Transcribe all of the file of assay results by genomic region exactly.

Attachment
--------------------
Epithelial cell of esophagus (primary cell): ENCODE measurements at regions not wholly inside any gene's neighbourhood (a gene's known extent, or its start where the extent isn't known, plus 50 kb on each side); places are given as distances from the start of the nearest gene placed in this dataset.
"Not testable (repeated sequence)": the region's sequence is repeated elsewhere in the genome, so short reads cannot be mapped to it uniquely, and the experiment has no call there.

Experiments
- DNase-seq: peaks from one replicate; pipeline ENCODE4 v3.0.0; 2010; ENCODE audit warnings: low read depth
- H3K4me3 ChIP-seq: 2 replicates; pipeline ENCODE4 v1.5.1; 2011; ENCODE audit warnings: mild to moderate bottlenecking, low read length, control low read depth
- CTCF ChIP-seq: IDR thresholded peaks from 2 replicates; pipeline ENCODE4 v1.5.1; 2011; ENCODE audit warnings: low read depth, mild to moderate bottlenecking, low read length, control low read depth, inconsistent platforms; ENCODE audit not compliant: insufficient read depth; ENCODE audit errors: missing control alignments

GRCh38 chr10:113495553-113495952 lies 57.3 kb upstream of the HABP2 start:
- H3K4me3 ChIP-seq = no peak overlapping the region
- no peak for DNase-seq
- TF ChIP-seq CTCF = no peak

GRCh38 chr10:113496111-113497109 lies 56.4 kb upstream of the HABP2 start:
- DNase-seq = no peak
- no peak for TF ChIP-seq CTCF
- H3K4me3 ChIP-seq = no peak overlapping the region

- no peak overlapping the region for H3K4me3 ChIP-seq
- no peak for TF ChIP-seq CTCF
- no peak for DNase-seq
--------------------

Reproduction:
Epithelial cell of esophagus (primary cell): ENCODE measurements at regions not wholly inside any gene's neighbourhood (a gene's known extent, or its start where the extent isn't known, plus 50 kb on each side); places are given as distances from the start of the nearest gene placed in this dataset.
"Not testable (repeated sequence)": the region's sequence is repeated elsewhere in the genome, so short reads cannot be mapped to it uniquely, and the experiment has no call there.

Experiments
- DNase-seq: peaks from one replicate; pipeline ENCODE4 v3.0.0; 2010; ENCODE audit warnings: low read depth
- H3K4me3 ChIP-seq: 2 replicates; pipeline ENCODE4 v1.5.1; 2011; ENCODE audit warnings: mild to moderate bottlenecking, low read length, control low read depth
- CTCF ChIP-seq: IDR thresholded peaks from 2 replicates; pipeline ENCODE4 v1.5.1; 2011; ENCODE audit warnings: low read depth, mild to moderate bottlenecking, low read length, control low read depth, inconsistent platforms; ENCODE audit not compliant: insufficient read depth; ENCODE audit errors: missing control alignments

GRCh38 chr10:113495553-113495952 lies 57.3 kb upstream of the HABP2 start:
- H3K4me3 ChIP-seq = no peak overlapping the region
- no peak for DNase-seq
- TF ChIP-seq CTCF = no peak

GRCh38 chr10:113496111-113497109 lies 56.4 kb upstream of the HABP2 start:
- DNase-seq = no peak
- no peak for TF ChIP-seq CTCF
- H3K4me3 ChIP-seq = no peak overlapping the region

- no peak overlapping the region for H3K4me3 ChIP-seq
- no peak for TF ChIP-seq CTCF
- no peak for DNase-seq